And this is no exception: here is his image of Comet Garradd, a chunk of ice and rock that’s currently about 200 million kilomertes (120 million miles) from Earth:
[Click to encomanate.]
Isn’t that lovely? The comet itself is a bit smeared out since it moved over the time as the picture was taken. But even so, wait a sec — you may have noticed something else odd about this picture. Comets have a tail, right? So why do you see two tails, a blue one pointing off to the left and the other reddish, pointing off to the right?
Aha! Oh, I love a chance to lecture a bit. Bear with me. This is cool.
As I said, comets have a lot of ice in them. As they near the Sun that ice warms, and turns directly into a gas (that process is called sublimation). This gas expands away from the solid nucleus, forming a fuzzy cloud called the coma (Latin for "hair").
Now this is where things get interesting. This coma has both gas in it as well as dust and grains of rock carried off as the ice goes away. The Sun blows out a wind of subatomic particles called the solar wind. This ionizes the gas — strips off one or more electrons — and that gas then gets dragged along with the solar wind. That wind is moving, traveling at several hundred kilometers per second, far faster than the comet moves. So that tail gets blown directly away from the Sun. It tends to be blue (or sometimes green), due to the ionized gas in it.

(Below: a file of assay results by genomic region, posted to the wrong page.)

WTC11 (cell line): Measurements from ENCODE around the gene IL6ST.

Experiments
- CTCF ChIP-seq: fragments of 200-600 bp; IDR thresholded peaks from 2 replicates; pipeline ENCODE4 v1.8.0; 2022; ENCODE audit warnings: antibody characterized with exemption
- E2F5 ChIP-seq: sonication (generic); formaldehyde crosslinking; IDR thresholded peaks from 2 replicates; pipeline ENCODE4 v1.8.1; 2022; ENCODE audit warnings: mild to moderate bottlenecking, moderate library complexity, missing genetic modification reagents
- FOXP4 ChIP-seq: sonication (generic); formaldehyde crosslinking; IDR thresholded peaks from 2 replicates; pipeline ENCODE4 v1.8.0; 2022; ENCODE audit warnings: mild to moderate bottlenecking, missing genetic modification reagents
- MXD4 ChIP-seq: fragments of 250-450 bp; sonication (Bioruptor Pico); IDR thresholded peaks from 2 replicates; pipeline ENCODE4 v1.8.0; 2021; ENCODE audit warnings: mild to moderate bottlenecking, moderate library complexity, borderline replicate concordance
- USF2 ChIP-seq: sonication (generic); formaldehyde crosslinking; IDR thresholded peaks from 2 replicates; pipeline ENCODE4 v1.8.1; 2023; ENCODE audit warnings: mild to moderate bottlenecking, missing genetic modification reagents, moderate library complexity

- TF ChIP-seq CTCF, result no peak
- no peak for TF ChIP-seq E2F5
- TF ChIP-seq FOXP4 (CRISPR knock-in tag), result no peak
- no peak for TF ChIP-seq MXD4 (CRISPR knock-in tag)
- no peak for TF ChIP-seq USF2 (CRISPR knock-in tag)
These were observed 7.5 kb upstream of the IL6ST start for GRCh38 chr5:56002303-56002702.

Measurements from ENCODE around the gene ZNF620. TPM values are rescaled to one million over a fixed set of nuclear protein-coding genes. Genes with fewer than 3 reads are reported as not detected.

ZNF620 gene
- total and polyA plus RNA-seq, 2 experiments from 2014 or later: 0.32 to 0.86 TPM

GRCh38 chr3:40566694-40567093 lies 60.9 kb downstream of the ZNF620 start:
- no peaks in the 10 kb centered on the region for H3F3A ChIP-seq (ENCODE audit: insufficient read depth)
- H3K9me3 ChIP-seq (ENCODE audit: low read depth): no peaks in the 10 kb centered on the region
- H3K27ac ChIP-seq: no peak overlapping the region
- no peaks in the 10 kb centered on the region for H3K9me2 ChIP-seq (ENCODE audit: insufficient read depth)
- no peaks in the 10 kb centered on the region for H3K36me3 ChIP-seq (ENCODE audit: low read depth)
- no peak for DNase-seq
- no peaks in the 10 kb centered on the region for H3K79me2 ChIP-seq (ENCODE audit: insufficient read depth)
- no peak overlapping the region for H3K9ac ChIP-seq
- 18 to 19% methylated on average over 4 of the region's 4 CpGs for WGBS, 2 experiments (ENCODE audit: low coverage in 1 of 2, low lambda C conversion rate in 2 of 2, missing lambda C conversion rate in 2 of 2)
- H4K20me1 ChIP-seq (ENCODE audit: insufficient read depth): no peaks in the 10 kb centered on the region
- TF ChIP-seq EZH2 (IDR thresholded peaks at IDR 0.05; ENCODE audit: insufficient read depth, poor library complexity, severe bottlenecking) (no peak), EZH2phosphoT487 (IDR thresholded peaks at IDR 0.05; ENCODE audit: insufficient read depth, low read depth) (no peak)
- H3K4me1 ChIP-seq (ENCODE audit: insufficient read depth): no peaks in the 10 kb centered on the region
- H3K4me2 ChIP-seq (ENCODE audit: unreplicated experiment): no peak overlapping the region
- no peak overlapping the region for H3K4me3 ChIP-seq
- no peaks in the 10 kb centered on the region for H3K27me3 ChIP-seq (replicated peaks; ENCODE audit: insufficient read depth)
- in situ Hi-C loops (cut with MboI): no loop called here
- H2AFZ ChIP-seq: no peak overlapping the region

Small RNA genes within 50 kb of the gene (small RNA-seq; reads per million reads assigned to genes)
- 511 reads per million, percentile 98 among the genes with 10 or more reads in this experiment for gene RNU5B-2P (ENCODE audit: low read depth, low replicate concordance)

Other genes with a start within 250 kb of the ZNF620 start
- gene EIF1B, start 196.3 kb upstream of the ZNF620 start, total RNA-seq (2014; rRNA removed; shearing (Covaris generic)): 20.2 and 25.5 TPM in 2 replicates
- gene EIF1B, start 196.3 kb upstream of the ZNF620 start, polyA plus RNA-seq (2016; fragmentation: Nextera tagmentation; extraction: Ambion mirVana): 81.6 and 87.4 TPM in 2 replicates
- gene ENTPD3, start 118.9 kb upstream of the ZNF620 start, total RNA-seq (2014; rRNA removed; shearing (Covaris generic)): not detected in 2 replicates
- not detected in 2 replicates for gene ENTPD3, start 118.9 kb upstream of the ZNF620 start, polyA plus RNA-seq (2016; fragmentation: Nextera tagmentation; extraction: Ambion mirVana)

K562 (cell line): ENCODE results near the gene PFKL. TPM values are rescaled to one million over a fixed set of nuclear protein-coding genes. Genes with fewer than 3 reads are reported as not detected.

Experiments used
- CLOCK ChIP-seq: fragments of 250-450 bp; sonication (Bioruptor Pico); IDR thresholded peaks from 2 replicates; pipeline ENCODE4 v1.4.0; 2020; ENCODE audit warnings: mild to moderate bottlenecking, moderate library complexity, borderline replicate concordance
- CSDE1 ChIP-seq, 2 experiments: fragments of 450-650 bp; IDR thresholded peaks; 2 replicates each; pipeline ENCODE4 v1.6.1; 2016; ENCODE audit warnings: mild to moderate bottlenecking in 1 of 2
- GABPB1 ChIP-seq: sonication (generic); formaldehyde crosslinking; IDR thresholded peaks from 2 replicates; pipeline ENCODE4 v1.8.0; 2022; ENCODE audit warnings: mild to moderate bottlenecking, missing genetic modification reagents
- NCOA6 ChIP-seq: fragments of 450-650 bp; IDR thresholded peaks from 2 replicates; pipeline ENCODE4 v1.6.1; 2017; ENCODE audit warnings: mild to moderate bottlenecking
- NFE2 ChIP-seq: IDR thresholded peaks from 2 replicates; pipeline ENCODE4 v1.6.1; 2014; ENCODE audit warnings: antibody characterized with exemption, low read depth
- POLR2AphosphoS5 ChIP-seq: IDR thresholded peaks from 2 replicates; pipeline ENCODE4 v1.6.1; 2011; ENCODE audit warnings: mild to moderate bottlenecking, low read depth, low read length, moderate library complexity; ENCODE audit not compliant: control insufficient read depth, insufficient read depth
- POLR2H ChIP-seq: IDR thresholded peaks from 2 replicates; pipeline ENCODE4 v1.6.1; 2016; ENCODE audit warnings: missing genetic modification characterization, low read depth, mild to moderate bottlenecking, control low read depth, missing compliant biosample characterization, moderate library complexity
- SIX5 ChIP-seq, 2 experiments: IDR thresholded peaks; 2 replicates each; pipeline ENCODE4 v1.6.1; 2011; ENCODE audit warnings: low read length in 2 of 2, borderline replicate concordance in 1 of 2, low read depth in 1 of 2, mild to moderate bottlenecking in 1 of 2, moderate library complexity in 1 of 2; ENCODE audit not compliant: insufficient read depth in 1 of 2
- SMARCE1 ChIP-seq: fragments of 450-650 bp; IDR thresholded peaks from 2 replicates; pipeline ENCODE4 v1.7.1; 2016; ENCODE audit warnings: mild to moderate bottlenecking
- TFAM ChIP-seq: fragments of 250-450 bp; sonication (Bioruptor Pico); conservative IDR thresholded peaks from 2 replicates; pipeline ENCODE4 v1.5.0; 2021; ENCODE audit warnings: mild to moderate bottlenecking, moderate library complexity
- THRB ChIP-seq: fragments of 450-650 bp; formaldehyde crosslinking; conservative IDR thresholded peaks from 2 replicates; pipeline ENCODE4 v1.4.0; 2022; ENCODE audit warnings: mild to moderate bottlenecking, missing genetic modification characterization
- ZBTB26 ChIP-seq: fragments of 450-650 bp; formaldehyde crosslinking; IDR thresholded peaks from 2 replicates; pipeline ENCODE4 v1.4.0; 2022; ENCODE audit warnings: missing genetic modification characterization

But the dust and rock isn’t affected as much. As it moves off the comet, it tends to lag behind a bit, following the comet in its orbit. This material reflects sunlight and also reddens it a bit, so that makes the dust tail look yellow or red.
And that’s why there are two differently colored tails pointing in different directions! You can read more about this here.
In fact, I can show you what’s going on even better. The JPL website has an orbit simulator for comets and asteroids, and I created a diagram for Comet Garradd for when César took his picture:
The Sun is in the center, and the planets are labeled; I deleted the orbits for all the planets except Earth and Jupiter so you can get a sense of the plane of the solar system. The comet is in blue, and as you can see its orbit is not at all aligned with the planets; it punches upward through the plane on the right, and then plunges back down on the left. It may be hard to get a 3D image of this in your head, but I added in the two tails: the blue ion tail pointing away from the Sun, and the redder dust tail lagging behind the comet itself. From the viewpoint of the Earth, "underneath" the comet, the tails appear to be on opposite sides of the comet and pointing in opposite directions! It’s just perspective making it look that way; at this point in the comet’s orbit the tails are actually closer to 90° apart.